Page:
Minister's 'dither' on flood defences 'could endanger Leeds residents'

Flooding on Kirkstall Road, Leeds, in December 2015.
Flooding on Kirkstall Road, Leeds, in December 2015.
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A Minister has failed to commit to funding flood defences in Leeds that would stop a repeat of the 2015 Boxing Day devastation, prompting MPs to warn that her “dither and delay” could put businesses and citizens at risk.

Flooding Minister Therese Coffey met with Leeds MPs in Parliament yesterday to hear their demands for £18m of Government funding to help build defences that would protect the city from a repeat of the Storm Eva flooding.

But while Ms Coffey ruled out the limited flood protection plan that the Government had been offering, she failed to commit to funding the one-in-200 year blueprint proposed by the council and backed by MPs across parties.

Both Tory and Labour MPs present described a frustrating meeting, with some saying the Minister at times appeared ill-prepared.

Leeds West MP Rachel Reeves said: “Today was a real missed opportunity for the Government Minister to make a commitment to Leeds.

“We all had quite high expectations going into that meeting we would get some sort of commitment or at least a timetable of where we were going next, we haven’t got that and the dither and delay is going to mean more worry and of course a risk of the same sort of damage that we saw on Boxing Day 2015.”

She added: “That vulnerability remains until we get those flood defences. This is the third Minister we have seen in less than three years to make the case on behalf of the people of Leeds and once again we go away without the commitments we need, and that is incredibly disappointing.”

Conservative Defence Minister and Pudsey MP Stuart Andrew said: "My concern is that time is of the essence.

"If it had been a normal working day in 2015, what would have happened is people would have been stranded in the city

"I pressed upon the Minister the urgency of this - this is about businesses and people who are in danger if something like this happens again."

The Storm Eva flooding, which began on December 26, 2015, damaged more than 700 commercial properties and nearly 3,000 homes at a cost of £36.8m.

The Industrial Museum in Armley, Leeds Rhinos' training facilities in Kirkstall and the Rodley Nature Reserve were all damaged.

Phase One of the flood alleviation scheme began in 2014 and was completed in October 2017, at a cost of £50m.

Focusing on the city centre, the scheme provides 3,000 homes, 500 businesses and key infrastructure with increased protection, but will not protect Kirkstall Road which was hardest hit in 2015.

As part of Phase Two, city leaders hope to take measures to reduce the flood risk in the entire River Aire catchment area, including areas such as Kirkstall and Stourton.

The package offered by the Government would be worth around £65m, which city leaders say is £47.1m short of what is needed to prevent the 2015 floods.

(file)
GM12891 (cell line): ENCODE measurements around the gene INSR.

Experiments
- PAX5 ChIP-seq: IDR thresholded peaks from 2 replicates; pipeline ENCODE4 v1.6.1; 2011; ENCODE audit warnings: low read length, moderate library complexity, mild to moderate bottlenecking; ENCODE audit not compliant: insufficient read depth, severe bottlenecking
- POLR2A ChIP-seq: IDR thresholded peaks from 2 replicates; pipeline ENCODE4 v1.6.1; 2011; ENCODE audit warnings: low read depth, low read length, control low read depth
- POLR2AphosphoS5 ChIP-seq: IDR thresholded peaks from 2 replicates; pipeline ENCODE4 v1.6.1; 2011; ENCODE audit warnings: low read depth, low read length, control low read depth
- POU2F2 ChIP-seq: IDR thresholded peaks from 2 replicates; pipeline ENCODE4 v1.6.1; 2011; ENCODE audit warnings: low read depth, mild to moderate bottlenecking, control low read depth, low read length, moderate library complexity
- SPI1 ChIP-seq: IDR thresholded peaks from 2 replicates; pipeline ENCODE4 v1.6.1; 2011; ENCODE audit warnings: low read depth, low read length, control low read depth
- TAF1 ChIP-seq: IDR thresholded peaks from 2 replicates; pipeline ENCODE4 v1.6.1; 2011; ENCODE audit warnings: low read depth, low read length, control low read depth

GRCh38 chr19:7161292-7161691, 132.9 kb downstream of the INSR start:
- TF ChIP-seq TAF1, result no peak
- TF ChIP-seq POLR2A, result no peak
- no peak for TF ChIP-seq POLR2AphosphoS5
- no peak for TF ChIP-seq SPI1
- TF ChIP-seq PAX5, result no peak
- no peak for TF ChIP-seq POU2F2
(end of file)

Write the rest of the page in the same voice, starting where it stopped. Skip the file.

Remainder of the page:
Through local contributions, Leeds City Council is underwriting £28.5m towards the one-in-200-year scheme, meaning a further £18.6m is needed to bridge the gap.

Flooding Minister Ms Coffey said: “We recognise the devastation the Boxing Day floods caused Leeds which is why we are investing heavily to provide better flood protection for the city.

"We have already invested more than £30m in a scheme which is now better protecting the city centre and have committed a further £65m for a ‘second phase’ to protect a wider area including the Kirkstall Road.

“This meeting was an important opportunity to discuss these second phase plans with MPs and councillors who are showing great passion and determination to ensure their communities are better protected. I confirmed I have ruled out the one-in-75 year option.

“The funding we set aside is to protect homes across Yorkshire and elsewhere in England. I’m conscious there are other communities in Yorkshire also seeking funding.

“We will continue to work together to ensure we develop a scheme which provides the Leeds with the protection it needs while also making the best possible use of taxpayer money.”

Tory group leader on Leeds City Council Andrew Carter said work needs to begin urgently.

"We want to get a commitment from Government that we will work with them and other funding agencies, with Leeds putting some extra funding in, which we should, this is serious stuff and we have to be at the party as well, and then identify together how we can move it forward.

"We need to progress the work in the coming financial year and then build on that work to achieve the one-in-200 year scheme.

"So I am by no means downhearted, there's work still to do and that's what negotiations are all about, and it has moved in our direction."

Elmet and Rothwell Tory MP Alec Shelbrooke added: "I'm pleased that the minister has rejected official advice of a one-in-75 and moved up to at least one-in-100. I will continue with colleagues to lobby for funding for 1 in 200, but I was pleased to hear there has been a small step forward"